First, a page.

My brother-in-law gave a fire poi demonstration over the holidays. Enjoy!
It has almost been a year since we went to Okinawa to visit family for Christmas. As the weather is starting to turn to fall, I am reminded of the warm sun and strange beaches.
Today we took a trip to Kokusai street and walked through the Makishi Public Market. It was pretty much sensory overload with all of the colorful signs and people. I don't think my senses have caught up yet. It is a strange feeling to be in a place where I didn't understand any of the signs or what was being spoken around me, even simple things like saying "thank you" or "excuse me" are difficult. I am sure this is the honeymoon stage of culture shock, but I am rather enjoying it.
There were also really strange things for sale, such as these frog purses. This trip has given me a new appreciation for people who come to the United States from other countries and the difficulties they face.
Our family has a tradition of going to the beach on Christmas day. After a morning spent opening gifts and drinking coffee, we pack up and head to the beaches of North Carolina. It is a tradition I do not plan on changing. This year was a little different, on Christmas we did the usual gifts and coffee, but instead of a beach in North Carolina we went to the beach on Ikei Island, Japan.
This Christmas we decided to change things up a bit. We typically spend our Christmases in North Carolina, but this time we all decided to make our way to Japan to visit my brother-in-law and sister-in-law. My wife and I started the trip Thursday morning, arriving at the airport at 4:00 a.m. Our flight was delayed for an hour, but we had a long layover so it was not a big deal. We grabbed coffee and some food to hold ourselves over. As it got closer to boarding time, I started to feel nauseous. Apparently, my breakfast sandwich was not agreeing with me. We bought a few rolls of the most expensive tums we could find and were on our way.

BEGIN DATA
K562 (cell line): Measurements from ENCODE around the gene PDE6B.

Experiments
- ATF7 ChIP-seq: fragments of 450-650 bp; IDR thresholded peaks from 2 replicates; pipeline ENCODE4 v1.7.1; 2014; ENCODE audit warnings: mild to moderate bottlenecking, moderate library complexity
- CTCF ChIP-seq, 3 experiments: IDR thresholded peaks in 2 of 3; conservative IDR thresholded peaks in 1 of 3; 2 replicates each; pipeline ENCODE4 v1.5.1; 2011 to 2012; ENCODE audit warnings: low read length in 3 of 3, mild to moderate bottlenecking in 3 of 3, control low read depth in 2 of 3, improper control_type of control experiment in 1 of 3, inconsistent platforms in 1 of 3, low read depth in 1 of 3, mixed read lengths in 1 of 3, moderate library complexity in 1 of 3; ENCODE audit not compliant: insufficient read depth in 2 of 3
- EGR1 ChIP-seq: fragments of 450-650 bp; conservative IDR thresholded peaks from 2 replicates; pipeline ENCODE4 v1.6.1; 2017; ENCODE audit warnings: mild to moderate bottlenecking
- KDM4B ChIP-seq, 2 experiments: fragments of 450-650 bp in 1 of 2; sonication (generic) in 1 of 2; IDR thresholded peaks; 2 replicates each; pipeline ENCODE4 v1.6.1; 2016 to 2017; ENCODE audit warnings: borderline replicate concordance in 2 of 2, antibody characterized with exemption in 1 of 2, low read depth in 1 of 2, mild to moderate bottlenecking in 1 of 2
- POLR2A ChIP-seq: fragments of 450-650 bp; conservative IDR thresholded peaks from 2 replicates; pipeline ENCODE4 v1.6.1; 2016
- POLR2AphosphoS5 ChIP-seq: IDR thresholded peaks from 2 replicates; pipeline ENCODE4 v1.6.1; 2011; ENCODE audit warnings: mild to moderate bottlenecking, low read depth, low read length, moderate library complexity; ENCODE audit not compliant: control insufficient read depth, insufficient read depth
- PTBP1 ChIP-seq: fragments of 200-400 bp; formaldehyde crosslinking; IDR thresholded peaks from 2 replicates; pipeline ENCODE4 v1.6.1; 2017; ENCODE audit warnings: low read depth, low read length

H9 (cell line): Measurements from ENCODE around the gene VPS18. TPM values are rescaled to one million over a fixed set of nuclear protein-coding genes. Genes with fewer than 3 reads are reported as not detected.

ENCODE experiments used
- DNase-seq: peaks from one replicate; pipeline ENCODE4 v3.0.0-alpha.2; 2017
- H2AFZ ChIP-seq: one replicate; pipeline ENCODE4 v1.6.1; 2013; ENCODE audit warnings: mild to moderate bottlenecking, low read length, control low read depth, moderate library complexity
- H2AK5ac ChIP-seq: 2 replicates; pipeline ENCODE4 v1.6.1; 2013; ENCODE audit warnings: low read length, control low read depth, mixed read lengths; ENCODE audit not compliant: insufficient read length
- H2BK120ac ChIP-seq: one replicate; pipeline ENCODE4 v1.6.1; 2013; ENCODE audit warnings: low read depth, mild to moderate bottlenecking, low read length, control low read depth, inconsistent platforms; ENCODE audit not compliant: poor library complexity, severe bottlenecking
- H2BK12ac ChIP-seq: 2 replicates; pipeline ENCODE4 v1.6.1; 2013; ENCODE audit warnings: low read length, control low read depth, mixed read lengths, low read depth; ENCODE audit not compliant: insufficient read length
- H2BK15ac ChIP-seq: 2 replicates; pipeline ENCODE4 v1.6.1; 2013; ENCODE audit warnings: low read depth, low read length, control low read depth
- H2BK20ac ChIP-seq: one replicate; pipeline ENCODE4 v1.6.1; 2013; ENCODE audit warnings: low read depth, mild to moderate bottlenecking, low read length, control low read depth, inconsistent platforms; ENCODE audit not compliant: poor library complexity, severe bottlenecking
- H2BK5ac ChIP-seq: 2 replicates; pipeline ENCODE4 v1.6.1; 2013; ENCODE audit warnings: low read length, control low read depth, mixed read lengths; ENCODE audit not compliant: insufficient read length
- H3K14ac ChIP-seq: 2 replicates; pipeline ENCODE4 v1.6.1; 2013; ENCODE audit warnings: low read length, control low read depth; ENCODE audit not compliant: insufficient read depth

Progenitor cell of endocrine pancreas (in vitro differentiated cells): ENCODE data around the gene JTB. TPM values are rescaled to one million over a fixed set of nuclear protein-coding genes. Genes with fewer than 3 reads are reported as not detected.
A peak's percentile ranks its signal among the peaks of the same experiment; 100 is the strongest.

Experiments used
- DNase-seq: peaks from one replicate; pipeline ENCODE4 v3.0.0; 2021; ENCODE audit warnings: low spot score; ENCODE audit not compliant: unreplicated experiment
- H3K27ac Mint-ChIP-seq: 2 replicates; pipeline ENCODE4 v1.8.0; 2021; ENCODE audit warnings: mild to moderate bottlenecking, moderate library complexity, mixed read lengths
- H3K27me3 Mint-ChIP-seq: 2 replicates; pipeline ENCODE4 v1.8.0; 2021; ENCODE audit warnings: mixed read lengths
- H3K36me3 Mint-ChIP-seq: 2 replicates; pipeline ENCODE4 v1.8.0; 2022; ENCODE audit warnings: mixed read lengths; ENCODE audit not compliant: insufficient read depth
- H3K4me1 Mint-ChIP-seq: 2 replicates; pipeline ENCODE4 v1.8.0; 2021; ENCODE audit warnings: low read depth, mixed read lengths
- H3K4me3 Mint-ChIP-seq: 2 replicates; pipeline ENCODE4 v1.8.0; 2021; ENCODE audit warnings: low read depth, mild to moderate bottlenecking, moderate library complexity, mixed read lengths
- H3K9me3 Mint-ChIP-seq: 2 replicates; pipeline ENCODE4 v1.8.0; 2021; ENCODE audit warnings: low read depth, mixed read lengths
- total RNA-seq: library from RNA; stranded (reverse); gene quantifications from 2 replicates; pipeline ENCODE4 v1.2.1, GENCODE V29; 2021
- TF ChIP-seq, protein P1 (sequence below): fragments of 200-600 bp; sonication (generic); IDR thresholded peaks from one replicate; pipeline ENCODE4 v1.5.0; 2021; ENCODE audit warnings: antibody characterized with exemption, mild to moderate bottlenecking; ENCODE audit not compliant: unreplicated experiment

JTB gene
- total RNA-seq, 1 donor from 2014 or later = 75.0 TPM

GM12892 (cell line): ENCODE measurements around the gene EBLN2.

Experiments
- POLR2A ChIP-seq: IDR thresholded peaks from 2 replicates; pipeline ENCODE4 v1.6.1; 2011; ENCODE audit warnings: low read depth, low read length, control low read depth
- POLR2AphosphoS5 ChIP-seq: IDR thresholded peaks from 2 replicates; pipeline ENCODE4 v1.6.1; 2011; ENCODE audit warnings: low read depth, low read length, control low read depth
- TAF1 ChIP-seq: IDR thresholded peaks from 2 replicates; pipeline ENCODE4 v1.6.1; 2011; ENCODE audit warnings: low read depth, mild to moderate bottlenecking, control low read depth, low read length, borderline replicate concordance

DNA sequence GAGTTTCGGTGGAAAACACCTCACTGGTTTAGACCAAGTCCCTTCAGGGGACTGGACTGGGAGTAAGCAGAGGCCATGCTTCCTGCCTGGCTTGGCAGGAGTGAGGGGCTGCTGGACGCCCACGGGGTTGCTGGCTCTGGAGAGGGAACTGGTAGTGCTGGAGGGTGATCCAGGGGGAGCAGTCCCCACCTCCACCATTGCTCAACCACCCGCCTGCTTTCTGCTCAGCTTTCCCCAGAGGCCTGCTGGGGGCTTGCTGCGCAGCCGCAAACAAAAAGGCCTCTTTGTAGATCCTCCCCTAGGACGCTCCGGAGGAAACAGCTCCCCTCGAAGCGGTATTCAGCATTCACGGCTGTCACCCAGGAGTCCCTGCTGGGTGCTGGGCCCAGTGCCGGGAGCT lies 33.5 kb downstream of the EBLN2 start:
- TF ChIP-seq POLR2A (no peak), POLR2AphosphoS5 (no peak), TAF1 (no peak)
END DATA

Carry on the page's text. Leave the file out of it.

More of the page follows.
The first leg of the journey was a one and a half hour flight landing in Chicago. We were enjoying ourselves except for my stomach having a few bouts of uneasiness.
The second leg was the long haul. We were able to get seats together and boarded the largest plane we have ever been on. It was a 13 hour flight to Tokyo, Japan. It was the first time in my life I spent more of a day in the air than on the ground. I am so terribly thankful for travel pillows and my inexplicable ability to fall asleep in anything that moves. It was still a terribly long flight, but I passed the time watching movies, sleeping, and still had plenty of time to sit and sit some more.
When we landed in Tokyo we had to wait for our luggage before going through customs. My bag came out right away, but it was a good 20 minutes before my wife's bag came down onto the conveyer. We rushed through customs and re-checked our bags and got into the security line. It was slow going and got to the point that I showed my boarding pass to a security officer and they let us cut ahead in line to make our connecting flight. We were about 3 minutes away from spending the night in Tokyo.
We boarded our last connecting flight to Okinawa at 6:00 p.m. and were on our way. It was only a 3 hour flight, but after spending the last 13 hours on a plane, flying was the last thing we wanted to do. The cool thing about this flight was that there was a camera feed from the nose of the aircraft shown on a screen so we could see what was going on. It was the first time I had ever seen a plane with that setup. We got to see first hand landing and take off from the view of the front of the plane. I wish all planes had this set up.
I am glad to finally be on the ground and at least somewhat rested. My body is still trying to adjust to the 14 hour time difference. I guess that is what happens with time travel.
Any of you have tips for adjusting to time differences?